Sample pie chart - "Town Budget FY 95-96 by Object of Expenditure"

THE HOW DOES IT AFFECT ME APPROACH

When it comes to getting to the heart of the matter, when it comes to answering the question, "Just how much am I, Dick Blodgett, spending on these services?" Scarborough has come up with a unique series of charts.

Not only has it created a chart explaining how much the average taxpayer pays for services on an annual basis, the chart also notes how much those services are costing the average taxpayer on a monthly and a weekly basis!

As such, in Scarborough, according to last year's annual report, it cost the average residence about $13 a week, or $57 a month, or $685 a year to operate municipal government. It should be noted that Scarborough breaks out education, debt and community services (combined school/municipal programs) from the municipal budget in this chart.

Average Residential Assessment x Tax Rate/$1000 = amount of Tax

Example: $109,400 x $17,000/$1000 = $1,859.80

Gross Budget

1994-1995

%

Annual

Monthly

Weekly

Municipal Operating

$9,450, 096

%36.87

$685.71

$57.14

$13.19

Education Operating

10,473,169

40.86

759.91

63.33

14.61

Community Services

615,973

2.40

44.64

3.72

0.86

Debt Combined

4,404,936

17.19

319.70

26.64

6.15

County

685,640

2.68

49.84

4.15

0.96

TOTAL:

25,629,814

100.00

1859.80

154.98

35.77

 

Scarborough also applies this timely approach to certain municipal operations. As such, a second chart notes that it cost the average taxpayer in Scarborough about $1.70 a week, or $7.40 a month or $88.90 a year for the services rendered by the town's public works department.

Breakdown of Certain Municipal Operations 1994-1995:

DEPARTMENT

%

Annual

Monthly

Weekly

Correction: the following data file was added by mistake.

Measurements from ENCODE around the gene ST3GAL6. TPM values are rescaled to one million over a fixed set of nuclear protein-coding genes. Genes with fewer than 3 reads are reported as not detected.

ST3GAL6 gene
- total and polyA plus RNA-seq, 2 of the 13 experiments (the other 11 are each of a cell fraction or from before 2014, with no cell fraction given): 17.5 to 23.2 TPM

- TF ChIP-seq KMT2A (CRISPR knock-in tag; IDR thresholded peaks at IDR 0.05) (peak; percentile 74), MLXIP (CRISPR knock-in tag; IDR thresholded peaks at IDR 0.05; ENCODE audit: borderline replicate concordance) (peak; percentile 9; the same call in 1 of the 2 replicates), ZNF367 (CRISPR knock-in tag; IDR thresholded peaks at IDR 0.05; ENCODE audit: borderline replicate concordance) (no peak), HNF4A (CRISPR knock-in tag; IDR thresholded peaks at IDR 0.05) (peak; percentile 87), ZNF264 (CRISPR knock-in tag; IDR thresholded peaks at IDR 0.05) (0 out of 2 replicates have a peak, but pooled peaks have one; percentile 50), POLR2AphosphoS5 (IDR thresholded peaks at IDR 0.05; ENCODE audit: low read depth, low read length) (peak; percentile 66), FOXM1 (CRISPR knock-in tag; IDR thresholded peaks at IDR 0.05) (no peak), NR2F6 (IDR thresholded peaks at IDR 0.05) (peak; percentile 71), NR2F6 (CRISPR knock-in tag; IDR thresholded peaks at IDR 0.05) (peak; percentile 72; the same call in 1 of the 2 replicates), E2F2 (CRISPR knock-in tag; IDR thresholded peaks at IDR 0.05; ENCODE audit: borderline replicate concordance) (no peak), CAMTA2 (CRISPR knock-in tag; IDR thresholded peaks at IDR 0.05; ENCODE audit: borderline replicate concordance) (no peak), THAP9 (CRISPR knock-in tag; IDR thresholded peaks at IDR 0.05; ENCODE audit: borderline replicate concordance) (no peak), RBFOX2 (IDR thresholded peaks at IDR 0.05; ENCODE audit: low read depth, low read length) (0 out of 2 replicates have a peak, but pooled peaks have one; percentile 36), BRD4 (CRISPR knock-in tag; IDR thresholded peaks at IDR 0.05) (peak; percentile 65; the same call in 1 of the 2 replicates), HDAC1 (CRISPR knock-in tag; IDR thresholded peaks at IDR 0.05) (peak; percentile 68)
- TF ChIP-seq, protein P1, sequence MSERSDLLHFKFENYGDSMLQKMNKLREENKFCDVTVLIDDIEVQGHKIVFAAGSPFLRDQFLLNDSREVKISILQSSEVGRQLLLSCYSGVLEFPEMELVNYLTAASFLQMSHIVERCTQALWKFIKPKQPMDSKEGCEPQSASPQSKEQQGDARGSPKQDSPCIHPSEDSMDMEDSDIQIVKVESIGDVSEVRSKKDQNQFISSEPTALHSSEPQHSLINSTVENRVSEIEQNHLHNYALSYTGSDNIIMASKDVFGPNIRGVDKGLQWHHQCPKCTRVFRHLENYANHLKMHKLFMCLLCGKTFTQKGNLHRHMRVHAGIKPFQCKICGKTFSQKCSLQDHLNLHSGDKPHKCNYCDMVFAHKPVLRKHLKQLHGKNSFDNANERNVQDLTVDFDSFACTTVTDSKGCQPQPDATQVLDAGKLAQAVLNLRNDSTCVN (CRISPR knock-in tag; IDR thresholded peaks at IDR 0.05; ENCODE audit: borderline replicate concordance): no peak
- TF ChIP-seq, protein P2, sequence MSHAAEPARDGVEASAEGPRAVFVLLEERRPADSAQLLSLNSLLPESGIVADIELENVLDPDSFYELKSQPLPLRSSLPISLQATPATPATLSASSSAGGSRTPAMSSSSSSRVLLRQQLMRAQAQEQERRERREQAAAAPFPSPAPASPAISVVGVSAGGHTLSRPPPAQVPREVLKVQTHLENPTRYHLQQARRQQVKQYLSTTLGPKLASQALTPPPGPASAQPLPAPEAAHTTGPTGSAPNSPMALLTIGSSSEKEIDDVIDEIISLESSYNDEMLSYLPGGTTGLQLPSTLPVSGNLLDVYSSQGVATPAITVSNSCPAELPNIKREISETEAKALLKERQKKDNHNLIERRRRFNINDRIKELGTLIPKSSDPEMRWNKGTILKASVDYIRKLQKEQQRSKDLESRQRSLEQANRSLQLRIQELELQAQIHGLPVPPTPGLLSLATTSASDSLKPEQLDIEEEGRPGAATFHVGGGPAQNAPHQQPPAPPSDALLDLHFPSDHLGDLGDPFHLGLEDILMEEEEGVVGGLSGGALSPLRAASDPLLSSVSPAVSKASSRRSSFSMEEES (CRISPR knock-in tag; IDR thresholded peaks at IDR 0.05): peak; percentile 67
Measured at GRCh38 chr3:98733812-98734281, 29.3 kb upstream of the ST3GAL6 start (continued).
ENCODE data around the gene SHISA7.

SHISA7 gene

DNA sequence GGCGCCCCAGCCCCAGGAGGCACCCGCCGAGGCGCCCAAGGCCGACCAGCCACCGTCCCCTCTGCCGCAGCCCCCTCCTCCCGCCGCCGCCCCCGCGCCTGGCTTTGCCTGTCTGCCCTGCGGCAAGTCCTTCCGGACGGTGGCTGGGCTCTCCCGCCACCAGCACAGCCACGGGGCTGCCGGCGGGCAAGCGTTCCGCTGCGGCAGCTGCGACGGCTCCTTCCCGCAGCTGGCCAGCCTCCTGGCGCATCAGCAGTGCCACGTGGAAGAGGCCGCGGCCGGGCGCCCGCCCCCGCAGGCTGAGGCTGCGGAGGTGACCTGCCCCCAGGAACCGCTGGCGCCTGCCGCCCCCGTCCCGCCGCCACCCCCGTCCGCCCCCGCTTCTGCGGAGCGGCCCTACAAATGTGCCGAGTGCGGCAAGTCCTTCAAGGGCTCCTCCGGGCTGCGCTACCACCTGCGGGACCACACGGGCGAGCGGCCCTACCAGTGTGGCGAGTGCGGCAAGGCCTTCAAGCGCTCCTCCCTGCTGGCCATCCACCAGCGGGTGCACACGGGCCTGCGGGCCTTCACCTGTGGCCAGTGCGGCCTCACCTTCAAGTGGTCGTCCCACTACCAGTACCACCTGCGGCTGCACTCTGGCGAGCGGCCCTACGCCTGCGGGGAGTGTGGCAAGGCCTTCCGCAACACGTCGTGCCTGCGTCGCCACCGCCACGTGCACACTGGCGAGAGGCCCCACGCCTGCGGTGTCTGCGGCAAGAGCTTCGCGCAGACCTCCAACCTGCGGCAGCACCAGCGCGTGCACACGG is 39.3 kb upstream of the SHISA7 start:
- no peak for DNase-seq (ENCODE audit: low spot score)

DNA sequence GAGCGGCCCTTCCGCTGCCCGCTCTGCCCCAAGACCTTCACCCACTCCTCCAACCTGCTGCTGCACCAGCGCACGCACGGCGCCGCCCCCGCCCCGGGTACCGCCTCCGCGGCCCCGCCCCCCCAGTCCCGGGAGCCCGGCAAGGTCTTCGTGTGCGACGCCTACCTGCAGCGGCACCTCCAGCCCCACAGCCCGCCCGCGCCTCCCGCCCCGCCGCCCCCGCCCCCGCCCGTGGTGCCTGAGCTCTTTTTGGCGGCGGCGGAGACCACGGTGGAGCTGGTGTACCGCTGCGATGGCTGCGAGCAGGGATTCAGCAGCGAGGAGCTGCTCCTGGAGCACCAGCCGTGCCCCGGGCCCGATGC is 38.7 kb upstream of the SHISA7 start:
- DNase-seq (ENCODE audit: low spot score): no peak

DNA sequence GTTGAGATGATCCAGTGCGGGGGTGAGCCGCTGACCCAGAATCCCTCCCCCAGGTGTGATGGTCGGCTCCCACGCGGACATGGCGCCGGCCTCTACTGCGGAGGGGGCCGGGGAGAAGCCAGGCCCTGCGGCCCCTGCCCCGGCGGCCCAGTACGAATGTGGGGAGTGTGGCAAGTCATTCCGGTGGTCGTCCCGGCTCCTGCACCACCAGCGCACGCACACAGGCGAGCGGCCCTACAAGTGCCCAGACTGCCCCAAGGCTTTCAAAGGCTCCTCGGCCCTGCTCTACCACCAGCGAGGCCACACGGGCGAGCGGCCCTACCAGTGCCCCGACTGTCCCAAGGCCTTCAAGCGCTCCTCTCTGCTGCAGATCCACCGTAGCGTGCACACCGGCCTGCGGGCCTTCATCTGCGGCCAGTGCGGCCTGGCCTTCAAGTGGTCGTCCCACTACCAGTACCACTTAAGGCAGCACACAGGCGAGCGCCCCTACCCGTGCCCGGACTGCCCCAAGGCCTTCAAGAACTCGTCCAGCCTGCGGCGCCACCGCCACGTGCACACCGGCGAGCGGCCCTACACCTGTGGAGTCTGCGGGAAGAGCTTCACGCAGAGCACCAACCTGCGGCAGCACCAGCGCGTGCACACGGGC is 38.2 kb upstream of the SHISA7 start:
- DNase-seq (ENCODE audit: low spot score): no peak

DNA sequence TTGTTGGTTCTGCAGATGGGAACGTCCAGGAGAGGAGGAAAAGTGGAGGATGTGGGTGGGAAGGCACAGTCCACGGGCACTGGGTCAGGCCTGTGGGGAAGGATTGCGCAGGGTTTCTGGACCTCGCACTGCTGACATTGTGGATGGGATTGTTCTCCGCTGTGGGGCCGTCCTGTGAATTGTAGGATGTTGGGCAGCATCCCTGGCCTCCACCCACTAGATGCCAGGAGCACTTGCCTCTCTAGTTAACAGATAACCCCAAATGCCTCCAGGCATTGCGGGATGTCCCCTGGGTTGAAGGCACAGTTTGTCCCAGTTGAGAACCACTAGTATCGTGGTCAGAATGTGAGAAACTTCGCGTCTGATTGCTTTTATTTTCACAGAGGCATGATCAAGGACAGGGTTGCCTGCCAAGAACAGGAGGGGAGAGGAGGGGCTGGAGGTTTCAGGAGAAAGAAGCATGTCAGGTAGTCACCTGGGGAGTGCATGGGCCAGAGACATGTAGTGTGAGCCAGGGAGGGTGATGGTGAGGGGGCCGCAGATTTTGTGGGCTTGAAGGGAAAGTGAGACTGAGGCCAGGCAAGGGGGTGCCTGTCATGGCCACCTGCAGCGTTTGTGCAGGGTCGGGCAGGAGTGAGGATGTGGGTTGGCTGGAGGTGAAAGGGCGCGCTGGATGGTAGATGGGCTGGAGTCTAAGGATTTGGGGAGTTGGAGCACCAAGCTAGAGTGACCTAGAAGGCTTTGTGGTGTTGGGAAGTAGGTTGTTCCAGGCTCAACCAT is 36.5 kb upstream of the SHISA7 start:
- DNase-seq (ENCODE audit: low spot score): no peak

Admin/Planning/Assessing

%3.03

$56.35

$4.70

$1.08

Personnel Benefits

3.52

65.46

5.46

1.26

Fire/Rescue

2.89

53.75

4.48

1.03

Police/Dispatch

5.63

104.71

8.73

2.01

Public Works

4.78

88.90

7.41

1.71

Solid Waste

1.99

37.01

3.08

0.71

Insurance

1.38

25.67

2.14

0.49

 

And if you wonder why Scarborough officials have taken the trouble to break down the costs in such a manner, it is for the purpose of comparing municipal costs with the cost of some common non-municipal services, such as what consumers pay for cable TV or electricity or telephone on a weekly basis.

As such, according to last year's annual report, taxpayers in Scarborough paid about the same weekly to Central Maine Power for their electricity as they do to run local government!

Cost of Some Non-Municipal Services - 1994-1995:

Service Annual Monthly Weekly
CATV-Basic Standard Service

$323.28

$26.94

$6.74

w/1st Premium Channel

455.16

37.93

9.48

w/2nd Premium Channel

551.16

45.93

11.48

Nynex-Residential Service
Premium, One party

152.52

12.96

3.24

Premium, Two party

137.52

11.46

2.87

Economy, Two party

137.52

11.46

2.87

CMP, Ave. Res. Charge

711

59.25

13.67

Source: Town of Scarborough

While Scarborough has opted for a series of charts to explain the impact of the budget on the "average taxpayer", Windham uses a similar and perhaps simpler approach to breaking down the costs for the "average taxpayer" in its newsletter, which it aptly calls "Keeping Windham Connected". The headline on page 7 of a recent issue reads:

Breakdown of Property Tax Bill on "Average" Windham Home for 1995-96